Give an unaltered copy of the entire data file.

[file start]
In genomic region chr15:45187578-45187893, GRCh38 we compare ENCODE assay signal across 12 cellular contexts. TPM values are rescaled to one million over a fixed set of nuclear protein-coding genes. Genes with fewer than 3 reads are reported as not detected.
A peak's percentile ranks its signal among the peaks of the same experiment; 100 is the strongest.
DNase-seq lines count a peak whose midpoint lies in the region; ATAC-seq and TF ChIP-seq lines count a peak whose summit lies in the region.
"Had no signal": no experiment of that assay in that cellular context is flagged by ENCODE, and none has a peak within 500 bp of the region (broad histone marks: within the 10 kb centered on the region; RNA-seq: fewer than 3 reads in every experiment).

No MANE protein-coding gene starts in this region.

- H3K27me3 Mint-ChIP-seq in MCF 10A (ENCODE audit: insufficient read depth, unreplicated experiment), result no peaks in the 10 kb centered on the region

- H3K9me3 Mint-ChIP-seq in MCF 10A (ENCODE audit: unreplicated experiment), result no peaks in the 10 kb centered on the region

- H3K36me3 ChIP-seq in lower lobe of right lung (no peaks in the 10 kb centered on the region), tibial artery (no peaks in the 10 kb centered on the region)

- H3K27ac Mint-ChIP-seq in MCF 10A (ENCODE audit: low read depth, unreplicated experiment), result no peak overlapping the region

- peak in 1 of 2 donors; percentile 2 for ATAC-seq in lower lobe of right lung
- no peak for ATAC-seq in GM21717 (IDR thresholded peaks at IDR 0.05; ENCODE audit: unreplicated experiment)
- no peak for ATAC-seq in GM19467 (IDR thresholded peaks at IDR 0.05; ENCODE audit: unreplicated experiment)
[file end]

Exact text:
In genomic region chr15:45187578-45187893, GRCh38 we compare ENCODE assay signal across 12 cellular contexts. TPM values are rescaled to one million over a fixed set of nuclear protein-coding genes. Genes with fewer than 3 reads are reported as not detected.
A peak's percentile ranks its signal among the peaks of the same experiment; 100 is the strongest.
DNase-seq lines count a peak whose midpoint lies in the region; ATAC-seq and TF ChIP-seq lines count a peak whose summit lies in the region.
"Had no signal": no experiment of that assay in that cellular context is flagged by ENCODE, and none has a peak within 500 bp of the region (broad histone marks: within the 10 kb centered on the region; RNA-seq: fewer than 3 reads in every experiment).

No MANE protein-coding gene starts in this region.

- H3K27me3 Mint-ChIP-seq in MCF 10A (ENCODE audit: insufficient read depth, unreplicated experiment), result no peaks in the 10 kb centered on the region

- H3K9me3 Mint-ChIP-seq in MCF 10A (ENCODE audit: unreplicated experiment), result no peaks in the 10 kb centered on the region

- H3K36me3 ChIP-seq in lower lobe of right lung (no peaks in the 10 kb centered on the region), tibial artery (no peaks in the 10 kb centered on the region)

- H3K27ac Mint-ChIP-seq in MCF 10A (ENCODE audit: low read depth, unreplicated experiment), result no peak overlapping the region

- peak in 1 of 2 donors; percentile 2 for ATAC-seq in lower lobe of right lung
- no peak for ATAC-seq in GM21717 (IDR thresholded peaks at IDR 0.05; ENCODE audit: unreplicated experiment)
- no peak for ATAC-seq in GM19467 (IDR thresholded peaks at IDR 0.05; ENCODE audit: unreplicated experiment)